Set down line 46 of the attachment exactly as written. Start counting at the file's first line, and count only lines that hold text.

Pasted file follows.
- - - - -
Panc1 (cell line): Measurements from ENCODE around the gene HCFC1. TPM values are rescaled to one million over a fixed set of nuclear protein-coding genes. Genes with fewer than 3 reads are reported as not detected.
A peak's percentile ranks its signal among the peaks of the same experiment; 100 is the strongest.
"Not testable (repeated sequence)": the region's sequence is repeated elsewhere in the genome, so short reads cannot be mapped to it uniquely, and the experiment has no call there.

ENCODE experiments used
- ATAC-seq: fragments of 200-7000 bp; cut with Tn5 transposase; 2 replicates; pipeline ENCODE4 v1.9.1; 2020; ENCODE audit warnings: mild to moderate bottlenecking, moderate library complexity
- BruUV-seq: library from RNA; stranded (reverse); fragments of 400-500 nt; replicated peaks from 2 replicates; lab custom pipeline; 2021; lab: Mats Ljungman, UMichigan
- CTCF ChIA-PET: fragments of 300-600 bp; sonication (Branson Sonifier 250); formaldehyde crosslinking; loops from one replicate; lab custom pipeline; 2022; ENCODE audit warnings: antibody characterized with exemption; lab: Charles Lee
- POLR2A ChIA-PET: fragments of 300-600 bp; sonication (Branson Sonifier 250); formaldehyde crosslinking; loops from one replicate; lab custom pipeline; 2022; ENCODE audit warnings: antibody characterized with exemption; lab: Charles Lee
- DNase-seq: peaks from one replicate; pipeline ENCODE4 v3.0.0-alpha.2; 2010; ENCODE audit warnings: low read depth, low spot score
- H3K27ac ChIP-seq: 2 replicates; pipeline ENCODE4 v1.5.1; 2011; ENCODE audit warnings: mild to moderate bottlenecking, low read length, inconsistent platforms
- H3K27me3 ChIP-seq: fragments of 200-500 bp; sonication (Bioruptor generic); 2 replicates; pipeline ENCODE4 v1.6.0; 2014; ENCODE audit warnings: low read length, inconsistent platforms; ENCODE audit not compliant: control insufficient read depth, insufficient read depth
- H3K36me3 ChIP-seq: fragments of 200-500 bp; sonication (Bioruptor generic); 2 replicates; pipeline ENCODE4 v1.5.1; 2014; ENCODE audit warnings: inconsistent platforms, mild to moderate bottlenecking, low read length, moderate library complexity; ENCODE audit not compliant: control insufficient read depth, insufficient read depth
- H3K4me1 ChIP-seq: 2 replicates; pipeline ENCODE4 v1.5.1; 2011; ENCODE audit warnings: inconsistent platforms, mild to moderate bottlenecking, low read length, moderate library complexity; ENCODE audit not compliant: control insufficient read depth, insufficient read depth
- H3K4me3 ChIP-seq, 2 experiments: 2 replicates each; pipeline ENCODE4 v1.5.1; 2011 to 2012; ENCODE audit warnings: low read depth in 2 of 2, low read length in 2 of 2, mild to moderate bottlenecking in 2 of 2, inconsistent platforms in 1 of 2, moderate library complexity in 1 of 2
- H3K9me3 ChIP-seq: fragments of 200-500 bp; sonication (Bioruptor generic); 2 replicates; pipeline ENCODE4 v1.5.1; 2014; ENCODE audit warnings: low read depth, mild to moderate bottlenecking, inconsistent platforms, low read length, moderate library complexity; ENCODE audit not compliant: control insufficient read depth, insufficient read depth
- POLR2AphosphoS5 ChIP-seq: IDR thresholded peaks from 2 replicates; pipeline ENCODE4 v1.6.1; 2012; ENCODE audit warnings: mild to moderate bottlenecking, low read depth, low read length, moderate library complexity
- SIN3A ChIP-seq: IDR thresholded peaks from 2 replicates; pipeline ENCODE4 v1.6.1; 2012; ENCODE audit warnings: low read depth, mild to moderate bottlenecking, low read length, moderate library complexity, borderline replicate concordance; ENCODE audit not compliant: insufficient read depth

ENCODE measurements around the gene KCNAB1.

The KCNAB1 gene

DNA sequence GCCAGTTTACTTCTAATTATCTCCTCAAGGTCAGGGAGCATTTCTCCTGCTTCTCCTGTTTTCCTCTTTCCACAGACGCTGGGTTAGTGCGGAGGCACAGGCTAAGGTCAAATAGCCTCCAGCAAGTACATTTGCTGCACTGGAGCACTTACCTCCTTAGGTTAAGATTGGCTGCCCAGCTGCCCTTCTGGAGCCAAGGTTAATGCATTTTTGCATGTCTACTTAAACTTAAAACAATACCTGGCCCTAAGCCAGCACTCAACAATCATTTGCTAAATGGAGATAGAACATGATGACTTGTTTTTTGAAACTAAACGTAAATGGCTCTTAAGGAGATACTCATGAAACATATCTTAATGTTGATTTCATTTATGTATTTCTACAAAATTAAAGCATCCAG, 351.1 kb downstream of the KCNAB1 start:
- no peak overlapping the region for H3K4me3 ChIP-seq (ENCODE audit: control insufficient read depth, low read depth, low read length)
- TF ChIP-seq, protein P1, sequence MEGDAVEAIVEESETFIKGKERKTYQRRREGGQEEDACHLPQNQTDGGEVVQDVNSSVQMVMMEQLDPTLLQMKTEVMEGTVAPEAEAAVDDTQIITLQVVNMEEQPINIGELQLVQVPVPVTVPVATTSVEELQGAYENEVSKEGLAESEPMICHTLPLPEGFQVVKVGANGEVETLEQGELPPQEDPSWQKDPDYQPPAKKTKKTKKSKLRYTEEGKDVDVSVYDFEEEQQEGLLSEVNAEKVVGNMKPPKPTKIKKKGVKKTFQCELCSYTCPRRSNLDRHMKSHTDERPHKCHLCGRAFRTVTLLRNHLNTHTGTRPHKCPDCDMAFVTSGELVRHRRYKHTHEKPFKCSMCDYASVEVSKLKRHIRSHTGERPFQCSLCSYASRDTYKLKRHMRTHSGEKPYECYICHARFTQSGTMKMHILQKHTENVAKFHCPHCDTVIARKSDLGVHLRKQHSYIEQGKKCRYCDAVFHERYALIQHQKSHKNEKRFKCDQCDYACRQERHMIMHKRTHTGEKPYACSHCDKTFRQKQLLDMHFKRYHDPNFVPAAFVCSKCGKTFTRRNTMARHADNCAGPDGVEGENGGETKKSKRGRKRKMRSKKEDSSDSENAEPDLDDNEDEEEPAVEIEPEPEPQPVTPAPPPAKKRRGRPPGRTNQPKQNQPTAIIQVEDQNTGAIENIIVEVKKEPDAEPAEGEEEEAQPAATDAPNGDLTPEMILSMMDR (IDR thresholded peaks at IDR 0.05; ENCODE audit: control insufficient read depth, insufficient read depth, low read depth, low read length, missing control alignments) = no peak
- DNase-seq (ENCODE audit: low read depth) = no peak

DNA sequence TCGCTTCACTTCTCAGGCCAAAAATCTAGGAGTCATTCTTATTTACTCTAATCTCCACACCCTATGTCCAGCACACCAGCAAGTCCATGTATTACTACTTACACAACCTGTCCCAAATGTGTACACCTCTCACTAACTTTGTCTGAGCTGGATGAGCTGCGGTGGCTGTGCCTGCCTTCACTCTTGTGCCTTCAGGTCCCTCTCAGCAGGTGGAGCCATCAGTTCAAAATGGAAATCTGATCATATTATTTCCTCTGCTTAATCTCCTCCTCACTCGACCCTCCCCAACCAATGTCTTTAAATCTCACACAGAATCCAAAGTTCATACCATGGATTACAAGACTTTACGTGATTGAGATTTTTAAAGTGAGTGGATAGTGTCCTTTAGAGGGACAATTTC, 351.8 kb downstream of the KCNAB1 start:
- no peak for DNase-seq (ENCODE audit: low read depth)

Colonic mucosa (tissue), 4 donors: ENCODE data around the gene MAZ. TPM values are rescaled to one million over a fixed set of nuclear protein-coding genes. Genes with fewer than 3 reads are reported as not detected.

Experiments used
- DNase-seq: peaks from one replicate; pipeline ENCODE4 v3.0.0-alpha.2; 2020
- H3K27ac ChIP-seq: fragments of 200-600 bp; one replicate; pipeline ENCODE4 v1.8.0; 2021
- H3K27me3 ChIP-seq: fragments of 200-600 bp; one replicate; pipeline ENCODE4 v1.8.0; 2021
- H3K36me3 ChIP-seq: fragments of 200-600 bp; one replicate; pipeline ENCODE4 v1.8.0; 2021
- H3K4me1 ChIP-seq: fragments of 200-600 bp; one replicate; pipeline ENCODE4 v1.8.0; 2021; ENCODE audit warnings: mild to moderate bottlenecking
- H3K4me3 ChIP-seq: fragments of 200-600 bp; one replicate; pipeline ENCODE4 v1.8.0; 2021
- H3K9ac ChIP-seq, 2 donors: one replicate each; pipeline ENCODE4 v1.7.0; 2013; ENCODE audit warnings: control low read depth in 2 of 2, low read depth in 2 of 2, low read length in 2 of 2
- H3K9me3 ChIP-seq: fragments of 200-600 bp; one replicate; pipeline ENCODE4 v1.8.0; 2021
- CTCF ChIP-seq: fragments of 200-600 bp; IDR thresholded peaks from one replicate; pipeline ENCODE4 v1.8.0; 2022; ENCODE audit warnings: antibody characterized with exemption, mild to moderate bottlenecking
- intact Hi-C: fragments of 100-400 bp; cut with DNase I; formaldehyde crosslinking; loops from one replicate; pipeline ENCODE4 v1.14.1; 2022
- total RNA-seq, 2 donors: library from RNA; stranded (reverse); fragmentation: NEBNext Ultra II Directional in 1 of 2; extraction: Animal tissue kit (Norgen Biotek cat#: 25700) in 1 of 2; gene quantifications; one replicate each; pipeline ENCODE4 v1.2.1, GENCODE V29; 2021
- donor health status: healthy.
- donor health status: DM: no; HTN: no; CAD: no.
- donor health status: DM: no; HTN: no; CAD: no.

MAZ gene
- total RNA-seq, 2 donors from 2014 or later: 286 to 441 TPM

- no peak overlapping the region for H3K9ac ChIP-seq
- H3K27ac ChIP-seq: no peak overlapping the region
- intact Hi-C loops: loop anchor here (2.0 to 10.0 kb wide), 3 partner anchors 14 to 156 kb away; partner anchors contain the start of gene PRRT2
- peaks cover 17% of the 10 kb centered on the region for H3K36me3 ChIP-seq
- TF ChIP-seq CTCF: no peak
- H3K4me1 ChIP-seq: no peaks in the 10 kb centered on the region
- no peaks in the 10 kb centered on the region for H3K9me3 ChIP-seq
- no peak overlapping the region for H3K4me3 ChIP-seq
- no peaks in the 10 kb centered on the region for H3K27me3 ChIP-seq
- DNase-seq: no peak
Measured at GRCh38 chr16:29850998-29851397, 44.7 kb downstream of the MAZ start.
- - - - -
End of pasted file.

- intact Hi-C loops: loop anchor here (2.0 to 10.0 kb wide), 3 partner anchors 14 to 156 kb away; partner anchors contain the start of gene PRRT2